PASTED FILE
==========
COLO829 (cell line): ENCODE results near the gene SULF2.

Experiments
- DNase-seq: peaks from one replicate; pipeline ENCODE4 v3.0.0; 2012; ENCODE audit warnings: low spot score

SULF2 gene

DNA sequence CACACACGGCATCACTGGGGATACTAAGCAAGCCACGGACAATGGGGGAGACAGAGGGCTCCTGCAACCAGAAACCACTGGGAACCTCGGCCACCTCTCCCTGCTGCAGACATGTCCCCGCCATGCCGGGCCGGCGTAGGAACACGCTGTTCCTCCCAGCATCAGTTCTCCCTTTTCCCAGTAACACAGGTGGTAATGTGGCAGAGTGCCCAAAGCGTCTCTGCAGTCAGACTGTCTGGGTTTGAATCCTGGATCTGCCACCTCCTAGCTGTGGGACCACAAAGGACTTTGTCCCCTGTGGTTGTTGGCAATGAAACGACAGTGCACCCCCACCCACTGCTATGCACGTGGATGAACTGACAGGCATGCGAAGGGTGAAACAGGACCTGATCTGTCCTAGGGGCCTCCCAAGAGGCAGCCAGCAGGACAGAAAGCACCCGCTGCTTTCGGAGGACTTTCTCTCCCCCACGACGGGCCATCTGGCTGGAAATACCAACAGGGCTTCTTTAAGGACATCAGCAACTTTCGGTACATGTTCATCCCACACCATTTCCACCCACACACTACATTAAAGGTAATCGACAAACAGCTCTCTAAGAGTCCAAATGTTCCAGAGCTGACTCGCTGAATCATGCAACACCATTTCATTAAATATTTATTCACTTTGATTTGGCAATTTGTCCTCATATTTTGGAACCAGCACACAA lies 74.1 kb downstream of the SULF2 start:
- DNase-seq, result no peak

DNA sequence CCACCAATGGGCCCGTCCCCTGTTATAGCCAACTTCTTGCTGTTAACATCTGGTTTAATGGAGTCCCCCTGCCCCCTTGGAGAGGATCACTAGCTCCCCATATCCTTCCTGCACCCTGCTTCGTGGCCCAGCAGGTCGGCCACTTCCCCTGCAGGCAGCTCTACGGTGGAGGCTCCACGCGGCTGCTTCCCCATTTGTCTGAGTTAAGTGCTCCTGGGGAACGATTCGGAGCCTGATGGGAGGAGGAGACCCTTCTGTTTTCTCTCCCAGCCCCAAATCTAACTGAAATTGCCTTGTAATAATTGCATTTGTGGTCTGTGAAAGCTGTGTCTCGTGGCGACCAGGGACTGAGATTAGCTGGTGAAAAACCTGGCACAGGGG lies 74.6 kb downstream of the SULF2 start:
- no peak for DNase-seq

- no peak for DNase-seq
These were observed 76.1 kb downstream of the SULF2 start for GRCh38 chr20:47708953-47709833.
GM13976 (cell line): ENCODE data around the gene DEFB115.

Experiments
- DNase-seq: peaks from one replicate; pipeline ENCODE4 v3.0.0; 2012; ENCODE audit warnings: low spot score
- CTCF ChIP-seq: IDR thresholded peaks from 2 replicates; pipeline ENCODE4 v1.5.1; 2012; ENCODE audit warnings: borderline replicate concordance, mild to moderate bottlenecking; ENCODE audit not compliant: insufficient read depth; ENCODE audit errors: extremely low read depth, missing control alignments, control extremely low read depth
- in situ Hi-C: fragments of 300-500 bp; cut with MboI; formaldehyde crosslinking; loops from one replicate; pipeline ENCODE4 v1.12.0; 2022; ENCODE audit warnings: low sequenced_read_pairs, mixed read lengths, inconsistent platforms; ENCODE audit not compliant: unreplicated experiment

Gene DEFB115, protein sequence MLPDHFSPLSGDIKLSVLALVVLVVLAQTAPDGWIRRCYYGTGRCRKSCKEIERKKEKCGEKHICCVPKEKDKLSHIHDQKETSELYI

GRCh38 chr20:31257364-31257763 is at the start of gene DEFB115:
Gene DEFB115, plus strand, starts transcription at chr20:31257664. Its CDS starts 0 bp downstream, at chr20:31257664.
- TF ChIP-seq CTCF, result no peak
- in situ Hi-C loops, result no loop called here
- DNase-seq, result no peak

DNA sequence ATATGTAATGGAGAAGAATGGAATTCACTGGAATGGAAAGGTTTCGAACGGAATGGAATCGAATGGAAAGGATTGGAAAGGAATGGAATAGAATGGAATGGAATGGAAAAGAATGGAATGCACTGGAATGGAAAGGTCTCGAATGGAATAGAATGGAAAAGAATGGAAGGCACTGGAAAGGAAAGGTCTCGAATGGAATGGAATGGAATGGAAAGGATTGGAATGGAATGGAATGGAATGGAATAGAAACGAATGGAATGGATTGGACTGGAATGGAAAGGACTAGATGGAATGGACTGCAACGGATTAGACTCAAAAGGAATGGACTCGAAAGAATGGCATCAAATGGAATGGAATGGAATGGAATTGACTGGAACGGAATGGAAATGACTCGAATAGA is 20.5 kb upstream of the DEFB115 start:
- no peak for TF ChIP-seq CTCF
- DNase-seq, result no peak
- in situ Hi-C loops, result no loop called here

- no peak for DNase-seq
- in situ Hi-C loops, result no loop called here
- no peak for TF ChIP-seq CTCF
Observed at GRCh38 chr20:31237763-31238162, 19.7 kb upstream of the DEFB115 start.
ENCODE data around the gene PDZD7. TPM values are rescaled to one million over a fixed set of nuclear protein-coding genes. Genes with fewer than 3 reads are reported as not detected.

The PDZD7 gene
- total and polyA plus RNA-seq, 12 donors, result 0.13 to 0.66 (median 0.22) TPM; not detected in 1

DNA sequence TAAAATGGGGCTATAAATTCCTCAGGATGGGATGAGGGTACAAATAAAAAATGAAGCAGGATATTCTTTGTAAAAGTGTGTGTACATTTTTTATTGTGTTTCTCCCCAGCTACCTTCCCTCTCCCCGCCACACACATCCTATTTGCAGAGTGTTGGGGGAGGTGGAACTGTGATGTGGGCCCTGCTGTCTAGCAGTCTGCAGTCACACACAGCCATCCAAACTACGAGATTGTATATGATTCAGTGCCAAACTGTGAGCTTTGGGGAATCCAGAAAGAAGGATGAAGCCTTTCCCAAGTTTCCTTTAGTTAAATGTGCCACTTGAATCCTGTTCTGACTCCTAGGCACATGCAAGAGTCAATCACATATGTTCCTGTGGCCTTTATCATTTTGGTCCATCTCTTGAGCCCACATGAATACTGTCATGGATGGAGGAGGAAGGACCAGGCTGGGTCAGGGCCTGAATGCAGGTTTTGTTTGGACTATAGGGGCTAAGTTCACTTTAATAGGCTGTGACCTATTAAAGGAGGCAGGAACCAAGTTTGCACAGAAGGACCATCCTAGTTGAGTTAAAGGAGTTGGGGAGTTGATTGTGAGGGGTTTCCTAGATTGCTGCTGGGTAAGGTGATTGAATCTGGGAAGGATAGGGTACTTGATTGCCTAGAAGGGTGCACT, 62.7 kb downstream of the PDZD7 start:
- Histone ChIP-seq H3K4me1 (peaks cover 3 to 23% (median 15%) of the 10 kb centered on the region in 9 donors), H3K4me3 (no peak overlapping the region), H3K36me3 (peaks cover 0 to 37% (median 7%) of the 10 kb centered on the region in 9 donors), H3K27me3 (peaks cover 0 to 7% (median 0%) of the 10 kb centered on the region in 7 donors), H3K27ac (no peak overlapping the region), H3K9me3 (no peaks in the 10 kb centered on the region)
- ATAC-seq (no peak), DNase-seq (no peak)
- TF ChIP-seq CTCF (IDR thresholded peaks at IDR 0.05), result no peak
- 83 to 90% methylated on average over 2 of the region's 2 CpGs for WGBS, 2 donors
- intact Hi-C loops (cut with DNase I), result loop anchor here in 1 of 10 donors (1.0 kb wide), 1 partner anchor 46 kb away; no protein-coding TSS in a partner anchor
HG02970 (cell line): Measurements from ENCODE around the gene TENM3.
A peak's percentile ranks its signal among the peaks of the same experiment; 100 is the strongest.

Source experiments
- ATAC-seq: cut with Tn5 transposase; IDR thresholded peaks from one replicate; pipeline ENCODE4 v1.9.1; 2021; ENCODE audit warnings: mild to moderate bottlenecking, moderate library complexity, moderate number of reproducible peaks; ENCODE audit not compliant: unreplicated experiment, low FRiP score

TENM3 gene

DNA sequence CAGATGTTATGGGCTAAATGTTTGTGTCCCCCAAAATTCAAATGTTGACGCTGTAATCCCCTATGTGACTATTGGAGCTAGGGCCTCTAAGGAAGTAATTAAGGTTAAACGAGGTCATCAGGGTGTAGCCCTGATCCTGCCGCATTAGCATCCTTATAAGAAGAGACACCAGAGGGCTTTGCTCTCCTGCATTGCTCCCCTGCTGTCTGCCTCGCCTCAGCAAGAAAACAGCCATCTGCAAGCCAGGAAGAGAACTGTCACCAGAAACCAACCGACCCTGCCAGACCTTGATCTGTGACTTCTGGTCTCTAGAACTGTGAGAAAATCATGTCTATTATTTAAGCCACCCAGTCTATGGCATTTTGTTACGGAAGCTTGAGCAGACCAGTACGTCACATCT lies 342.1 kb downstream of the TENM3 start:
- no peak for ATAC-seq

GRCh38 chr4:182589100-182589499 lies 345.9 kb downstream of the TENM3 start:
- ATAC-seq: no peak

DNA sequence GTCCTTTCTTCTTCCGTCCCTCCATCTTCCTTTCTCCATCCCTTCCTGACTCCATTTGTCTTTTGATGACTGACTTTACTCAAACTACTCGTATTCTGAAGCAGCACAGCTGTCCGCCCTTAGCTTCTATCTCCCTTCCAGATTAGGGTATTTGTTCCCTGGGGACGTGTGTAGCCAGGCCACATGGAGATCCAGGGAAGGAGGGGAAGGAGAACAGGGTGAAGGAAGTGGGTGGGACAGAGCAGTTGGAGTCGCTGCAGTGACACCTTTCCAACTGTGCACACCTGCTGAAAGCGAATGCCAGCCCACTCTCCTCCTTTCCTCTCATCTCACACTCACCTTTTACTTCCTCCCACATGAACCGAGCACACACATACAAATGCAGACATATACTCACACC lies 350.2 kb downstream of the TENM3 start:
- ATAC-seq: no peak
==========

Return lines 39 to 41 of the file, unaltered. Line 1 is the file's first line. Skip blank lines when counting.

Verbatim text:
HG02970 (cell line): Measurements from ENCODE around the gene TENM3.
A peak's percentile ranks its signal among the peaks of the same experiment; 100 is the strongest.

Source experiments